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6 pages

I was working on my grad school applications and I realized something. I have six more pages to complete in my thirty page piece of sample work that I’m going to submit for the application. I am going through all the work I’m submitting, making sure it’s something I am completely satisfied with and double checking grammar and all that fun stuff, slowly losing my concentration and inspiration when someone told me to ‘finish strong’.

Six pages. Hmm, that sounds familiar. The last six miles. Of what? Oh, that! The marathon! It’s when things start to break down, when you really feel your legs starting to get tired underneath you, and when  you really question what your doing. When did you decide this was a good idea? Is this pain worth it? Am I going to get accepted anywhere? Will I really make it another whole six miles? Will people really take me seriously?

So I began to write the last six pages of ‘work’. The last six pages that will seemingly determine if  I get into grad school to pursue something that I truly love to do. Sometimes you just have to accept who you are and realize that other people will either accept you for you, or won’t like you for who you are. Bottom line is though all you can be is yourself. I’m a huge believer in this and sometimes it gets lost in the shuffle of life. You are your biggest critic. I am my biggest critic and this is true in both writing and running. Though I didn’t hit my four hour time goal in CIM, I was still a little sad about it and may have cried into my McDonald’s shake on Tuesday when eating my feelings about the race. Yet, reminding yourself that you gotta get back up, and try again. I’m the same way with my writing. I am constantly changing little things and wondering how I can get my point across better.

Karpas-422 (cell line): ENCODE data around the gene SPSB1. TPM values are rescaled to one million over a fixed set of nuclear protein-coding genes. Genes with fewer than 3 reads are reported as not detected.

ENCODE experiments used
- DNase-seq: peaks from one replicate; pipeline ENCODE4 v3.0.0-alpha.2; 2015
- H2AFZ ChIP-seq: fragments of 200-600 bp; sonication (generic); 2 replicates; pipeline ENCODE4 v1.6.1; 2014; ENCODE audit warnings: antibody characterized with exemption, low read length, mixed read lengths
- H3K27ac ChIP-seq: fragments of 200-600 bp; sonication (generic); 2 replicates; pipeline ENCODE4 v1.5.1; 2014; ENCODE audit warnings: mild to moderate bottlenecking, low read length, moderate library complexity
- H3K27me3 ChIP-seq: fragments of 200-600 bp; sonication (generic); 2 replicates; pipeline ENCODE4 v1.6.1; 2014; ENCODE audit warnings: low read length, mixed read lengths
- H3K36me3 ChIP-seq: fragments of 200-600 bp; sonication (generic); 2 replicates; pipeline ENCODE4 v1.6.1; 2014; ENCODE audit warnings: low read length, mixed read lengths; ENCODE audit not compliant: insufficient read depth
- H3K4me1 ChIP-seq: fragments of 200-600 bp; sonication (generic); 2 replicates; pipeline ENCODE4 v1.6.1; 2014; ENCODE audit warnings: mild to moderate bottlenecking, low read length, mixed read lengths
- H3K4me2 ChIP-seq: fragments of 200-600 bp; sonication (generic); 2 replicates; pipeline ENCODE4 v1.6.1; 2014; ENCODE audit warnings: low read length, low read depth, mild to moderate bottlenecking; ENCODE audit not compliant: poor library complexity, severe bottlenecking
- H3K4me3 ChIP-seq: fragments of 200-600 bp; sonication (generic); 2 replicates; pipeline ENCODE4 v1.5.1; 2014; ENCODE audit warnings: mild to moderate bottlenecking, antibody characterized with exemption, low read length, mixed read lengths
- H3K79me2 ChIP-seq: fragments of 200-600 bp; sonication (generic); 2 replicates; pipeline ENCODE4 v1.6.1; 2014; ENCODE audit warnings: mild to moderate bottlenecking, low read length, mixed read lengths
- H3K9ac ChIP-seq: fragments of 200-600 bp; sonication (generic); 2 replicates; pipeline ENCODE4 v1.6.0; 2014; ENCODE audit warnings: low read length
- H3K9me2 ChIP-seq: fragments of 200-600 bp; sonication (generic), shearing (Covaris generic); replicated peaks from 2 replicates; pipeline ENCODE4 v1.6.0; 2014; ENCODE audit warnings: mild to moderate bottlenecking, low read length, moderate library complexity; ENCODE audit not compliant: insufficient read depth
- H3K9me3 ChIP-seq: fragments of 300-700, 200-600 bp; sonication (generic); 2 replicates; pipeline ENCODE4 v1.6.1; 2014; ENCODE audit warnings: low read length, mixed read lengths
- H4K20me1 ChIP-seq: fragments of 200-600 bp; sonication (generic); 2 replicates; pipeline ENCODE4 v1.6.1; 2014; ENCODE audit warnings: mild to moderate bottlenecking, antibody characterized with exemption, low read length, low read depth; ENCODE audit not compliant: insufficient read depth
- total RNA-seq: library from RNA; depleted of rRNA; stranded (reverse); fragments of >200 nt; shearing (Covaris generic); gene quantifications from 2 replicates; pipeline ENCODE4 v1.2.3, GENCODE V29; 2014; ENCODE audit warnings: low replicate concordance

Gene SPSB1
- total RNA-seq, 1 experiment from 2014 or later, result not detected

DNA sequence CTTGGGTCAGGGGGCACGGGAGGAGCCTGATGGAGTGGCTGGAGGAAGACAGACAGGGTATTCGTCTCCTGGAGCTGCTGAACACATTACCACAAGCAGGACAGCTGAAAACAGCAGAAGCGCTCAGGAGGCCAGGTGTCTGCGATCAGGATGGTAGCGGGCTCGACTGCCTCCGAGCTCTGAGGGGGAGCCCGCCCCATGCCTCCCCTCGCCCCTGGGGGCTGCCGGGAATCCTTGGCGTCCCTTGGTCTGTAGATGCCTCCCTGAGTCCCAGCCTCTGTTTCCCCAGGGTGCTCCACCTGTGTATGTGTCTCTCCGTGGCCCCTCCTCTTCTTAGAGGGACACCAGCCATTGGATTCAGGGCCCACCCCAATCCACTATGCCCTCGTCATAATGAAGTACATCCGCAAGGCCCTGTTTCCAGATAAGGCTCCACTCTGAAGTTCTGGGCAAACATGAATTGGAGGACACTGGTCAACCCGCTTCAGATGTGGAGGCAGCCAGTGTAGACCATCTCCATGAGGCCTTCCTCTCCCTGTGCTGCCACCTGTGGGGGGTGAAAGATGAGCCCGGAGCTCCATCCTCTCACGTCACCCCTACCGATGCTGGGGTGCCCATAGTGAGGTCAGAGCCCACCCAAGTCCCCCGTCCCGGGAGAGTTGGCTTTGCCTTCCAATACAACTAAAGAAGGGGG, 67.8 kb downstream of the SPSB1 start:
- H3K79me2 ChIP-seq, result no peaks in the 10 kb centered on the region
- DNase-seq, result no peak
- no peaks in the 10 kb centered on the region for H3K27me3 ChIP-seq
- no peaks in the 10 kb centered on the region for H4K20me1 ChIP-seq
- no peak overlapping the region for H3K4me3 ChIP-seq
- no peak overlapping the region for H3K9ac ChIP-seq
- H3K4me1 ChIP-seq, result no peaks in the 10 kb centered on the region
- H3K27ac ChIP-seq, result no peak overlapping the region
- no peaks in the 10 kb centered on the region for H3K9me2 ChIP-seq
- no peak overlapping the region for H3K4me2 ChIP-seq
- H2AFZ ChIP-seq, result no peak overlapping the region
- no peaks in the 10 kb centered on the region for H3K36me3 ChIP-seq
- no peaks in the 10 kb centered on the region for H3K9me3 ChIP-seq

Most of the writing I’m submitting is much like my Love letter to 13.1 post, or my Why I hate Bicyclists post, or Glowing like a firefly post or the I should know this by now post. I do have a pretty heavy piece that is the longest piece I’m submitting that really delves into the idea and thoughts of a dying person, and the people around them watching it all happen, based mostly on my relationship with my mom when she was sick. That is the piece that I’m most proud of.

So as I’m writing copy and content for my job, and writing sample work, personal statements, and essays for applications my brain is a little on overload in the writing department. So why do I keep writing this blog? The bottom line is that I love it. I still view this blog as my personal diary. When I feel down, I go back and read my Long Beach race recap and it brings me to tears because of how happy it makes me. I have read over past posts and laughed at what I did, or what I wrote about. I don’t try to write for anyone else besides myself and that’s how I’ve come to realize how much I love writing. It’s still weird that people want to read what I write, or deem my writing worthy of their 5 minutes, because I know writing is all subjective to the reader. Yet, I am so thankful for everyone who comments, encourages me, emails me, and contacts me through this. I also am so incredibly glad to have met the people I have through here. My life would truly not be where it is without you guys.

I think that the subjective part of the process is the scariest part of applying for me. Does a program think that I am ready for their writing program? Do they want to vest interest in me as a writer? I guess it was the same thing for me running a marathon though. Was it something I really wanted? Did I really want to invest the time and dedication it takes to train to run 26.2 miles? Was I really ready to run those last 6.2 miles? Could I really run that far and make it to the finish? Training, the trips to the bathroom, the time, the miles, everything was worth it. I wanted it and I did it.

So as I finish up my applications I am hopeful that I’ll get accepted but in the words of the wonderful character on the MTV show The Hills, Justin Bobby, “Time and truth will tell all.”

And I might be the only person who would compare grad school applications to The Hills.


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